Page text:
Kerry to visit Ukraine
US Secretary of State John Kerry to travel to Kiev amid Ukraine crisisReuters

The US is sending Secretary of State John Kerry to Ukraine to ease the situation in the face of a standoff with Russia over Ukraine which is threatening to snowball into a fully-fledged war.

The Obama administration has said its top diplomat will visit Kiev to show solidarity with Ukraine's interim leadership after Russian military advances sparked international condemnation.

"The secretary will reaffirm the United States' strong support for Ukrainian sovereignty, independence, territorial integrity, and the right of the Ukrainian people to determine their own future, without outside interference or provocation," State Department spokesperson Jen Psaki said.

Kerry will meet top authorities of the caretaker administration as well as members of civil society during his hurriedly scheduled visit.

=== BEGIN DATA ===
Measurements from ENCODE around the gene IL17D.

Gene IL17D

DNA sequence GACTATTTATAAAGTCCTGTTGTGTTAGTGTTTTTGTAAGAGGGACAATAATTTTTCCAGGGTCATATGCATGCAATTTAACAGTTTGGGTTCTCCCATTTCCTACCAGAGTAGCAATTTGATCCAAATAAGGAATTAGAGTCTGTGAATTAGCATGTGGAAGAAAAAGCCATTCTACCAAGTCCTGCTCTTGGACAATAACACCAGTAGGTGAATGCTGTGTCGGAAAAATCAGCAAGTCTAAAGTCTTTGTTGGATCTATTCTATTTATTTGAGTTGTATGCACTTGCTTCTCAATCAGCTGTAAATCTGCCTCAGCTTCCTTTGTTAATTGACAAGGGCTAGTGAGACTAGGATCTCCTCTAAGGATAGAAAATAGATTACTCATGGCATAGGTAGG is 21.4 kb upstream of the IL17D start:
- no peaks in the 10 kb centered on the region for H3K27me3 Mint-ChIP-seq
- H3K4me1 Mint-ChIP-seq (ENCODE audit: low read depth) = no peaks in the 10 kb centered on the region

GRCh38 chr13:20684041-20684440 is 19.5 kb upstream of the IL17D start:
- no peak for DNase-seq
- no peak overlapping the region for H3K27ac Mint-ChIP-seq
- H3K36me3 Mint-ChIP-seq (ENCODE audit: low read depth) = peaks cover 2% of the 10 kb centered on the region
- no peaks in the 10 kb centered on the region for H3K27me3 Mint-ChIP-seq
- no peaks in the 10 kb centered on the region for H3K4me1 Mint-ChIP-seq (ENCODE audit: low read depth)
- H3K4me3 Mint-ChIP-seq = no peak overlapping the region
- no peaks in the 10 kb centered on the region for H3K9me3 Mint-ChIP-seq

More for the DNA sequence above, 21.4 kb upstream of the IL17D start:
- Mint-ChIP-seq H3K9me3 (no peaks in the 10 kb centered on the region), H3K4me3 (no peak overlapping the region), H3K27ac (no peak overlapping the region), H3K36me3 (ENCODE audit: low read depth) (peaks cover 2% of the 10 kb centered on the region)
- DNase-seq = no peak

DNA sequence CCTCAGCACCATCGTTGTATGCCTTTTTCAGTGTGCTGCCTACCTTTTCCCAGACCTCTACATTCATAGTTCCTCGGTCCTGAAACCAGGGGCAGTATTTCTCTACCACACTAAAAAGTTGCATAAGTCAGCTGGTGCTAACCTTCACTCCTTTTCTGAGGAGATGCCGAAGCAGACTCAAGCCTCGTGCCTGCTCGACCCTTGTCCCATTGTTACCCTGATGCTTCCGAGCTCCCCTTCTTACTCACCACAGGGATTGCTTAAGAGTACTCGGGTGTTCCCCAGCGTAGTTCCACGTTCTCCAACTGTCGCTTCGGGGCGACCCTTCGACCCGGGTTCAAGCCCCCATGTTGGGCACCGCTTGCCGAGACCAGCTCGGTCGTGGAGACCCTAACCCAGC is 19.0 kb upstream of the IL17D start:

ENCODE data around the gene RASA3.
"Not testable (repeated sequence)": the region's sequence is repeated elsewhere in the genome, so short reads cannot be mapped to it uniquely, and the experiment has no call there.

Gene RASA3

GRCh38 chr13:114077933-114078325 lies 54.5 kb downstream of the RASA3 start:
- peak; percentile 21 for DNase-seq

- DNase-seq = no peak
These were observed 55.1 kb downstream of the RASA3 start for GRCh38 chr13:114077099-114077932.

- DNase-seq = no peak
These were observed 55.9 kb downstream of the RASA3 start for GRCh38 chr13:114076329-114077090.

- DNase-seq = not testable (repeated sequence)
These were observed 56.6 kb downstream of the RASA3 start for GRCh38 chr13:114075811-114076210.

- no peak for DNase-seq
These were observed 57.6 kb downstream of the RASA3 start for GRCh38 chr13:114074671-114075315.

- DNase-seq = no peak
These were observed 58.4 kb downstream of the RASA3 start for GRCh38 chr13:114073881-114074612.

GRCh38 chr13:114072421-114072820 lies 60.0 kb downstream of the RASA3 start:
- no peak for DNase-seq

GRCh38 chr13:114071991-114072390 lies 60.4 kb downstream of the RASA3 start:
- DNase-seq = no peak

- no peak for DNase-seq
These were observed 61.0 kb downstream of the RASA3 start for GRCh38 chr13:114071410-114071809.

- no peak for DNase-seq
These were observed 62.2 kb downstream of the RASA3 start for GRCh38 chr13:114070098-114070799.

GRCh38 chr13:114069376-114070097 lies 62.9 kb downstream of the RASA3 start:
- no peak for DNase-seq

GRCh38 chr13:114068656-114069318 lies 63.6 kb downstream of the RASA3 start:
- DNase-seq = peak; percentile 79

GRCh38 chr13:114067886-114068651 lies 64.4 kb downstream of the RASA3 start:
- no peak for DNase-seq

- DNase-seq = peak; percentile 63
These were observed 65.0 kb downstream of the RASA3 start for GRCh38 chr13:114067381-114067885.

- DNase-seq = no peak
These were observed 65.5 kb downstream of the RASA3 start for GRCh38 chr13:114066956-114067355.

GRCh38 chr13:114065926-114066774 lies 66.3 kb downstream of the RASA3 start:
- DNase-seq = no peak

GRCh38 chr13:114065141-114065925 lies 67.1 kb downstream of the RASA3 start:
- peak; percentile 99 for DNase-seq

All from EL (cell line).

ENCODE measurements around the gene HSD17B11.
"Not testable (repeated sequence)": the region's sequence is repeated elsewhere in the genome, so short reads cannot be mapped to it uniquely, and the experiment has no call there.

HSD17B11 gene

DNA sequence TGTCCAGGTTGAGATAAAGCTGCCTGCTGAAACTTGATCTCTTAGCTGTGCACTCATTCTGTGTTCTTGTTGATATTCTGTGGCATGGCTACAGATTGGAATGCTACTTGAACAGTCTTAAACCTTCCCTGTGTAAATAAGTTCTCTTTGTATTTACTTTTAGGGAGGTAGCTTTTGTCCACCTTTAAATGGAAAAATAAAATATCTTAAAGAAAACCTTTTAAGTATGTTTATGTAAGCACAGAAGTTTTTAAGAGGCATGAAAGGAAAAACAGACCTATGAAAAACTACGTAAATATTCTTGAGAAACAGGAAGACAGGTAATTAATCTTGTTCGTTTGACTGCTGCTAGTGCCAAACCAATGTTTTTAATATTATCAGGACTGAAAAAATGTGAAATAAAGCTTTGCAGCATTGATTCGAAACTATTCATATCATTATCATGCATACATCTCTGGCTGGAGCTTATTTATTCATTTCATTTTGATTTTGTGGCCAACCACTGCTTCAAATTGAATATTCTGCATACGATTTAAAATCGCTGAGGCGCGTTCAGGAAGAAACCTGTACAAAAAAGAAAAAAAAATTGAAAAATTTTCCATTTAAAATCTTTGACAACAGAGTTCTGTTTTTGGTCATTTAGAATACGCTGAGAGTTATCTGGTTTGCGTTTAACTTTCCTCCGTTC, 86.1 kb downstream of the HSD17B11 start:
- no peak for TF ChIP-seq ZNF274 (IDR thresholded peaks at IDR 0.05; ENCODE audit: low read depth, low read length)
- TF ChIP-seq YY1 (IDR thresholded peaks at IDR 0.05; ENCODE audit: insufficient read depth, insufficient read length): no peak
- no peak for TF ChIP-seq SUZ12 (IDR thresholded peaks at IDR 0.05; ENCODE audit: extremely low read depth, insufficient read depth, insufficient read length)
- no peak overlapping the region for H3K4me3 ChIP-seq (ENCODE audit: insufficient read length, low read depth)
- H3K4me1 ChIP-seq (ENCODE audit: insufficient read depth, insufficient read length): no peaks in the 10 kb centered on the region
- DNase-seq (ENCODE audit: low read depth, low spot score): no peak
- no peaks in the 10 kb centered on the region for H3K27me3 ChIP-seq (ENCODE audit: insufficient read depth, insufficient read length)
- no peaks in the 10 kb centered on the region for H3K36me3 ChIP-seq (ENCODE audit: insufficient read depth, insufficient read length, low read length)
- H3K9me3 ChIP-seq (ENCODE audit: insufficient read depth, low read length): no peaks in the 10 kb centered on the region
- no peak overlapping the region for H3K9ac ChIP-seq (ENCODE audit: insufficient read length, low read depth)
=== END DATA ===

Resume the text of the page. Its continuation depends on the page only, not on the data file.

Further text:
Kerry's decision to travel to Ukraine highlights the gravity of the situation in the region as the fast-moving events over the past week threaten to engulf the entire region in conflict.

This is so far the biggest stand-off between Russia and the western world since the Cold War era.

Prior to his departure, Kerry told NBC: "[Russian President Vladimir Putin] He's going to lose on the international stage. Russia is going to lose, the Russian people are going to lose, and he's going to lose all of the glow that came out of the Olympics, his $60 billion extravaganza."

The US has already said the country is ready to provide significant financial assistance to Ukraine to deal with the crisis.

Russia's seven partners in the G8 nations have suspended preparations for the planned summit in June in Sochi, and have warned that Moscow would face a potential expulsion from the powerful group if it invades Ukraine.

"[Putin] is not going to have a Sochi G8, he may not even remain in the G8 if this continues. He may find himself with asset freezes on Russian business... there may be a further tumble of the rubble," Kerry told NBC, although other members have expressed reservations over ousting Russia from the bloc.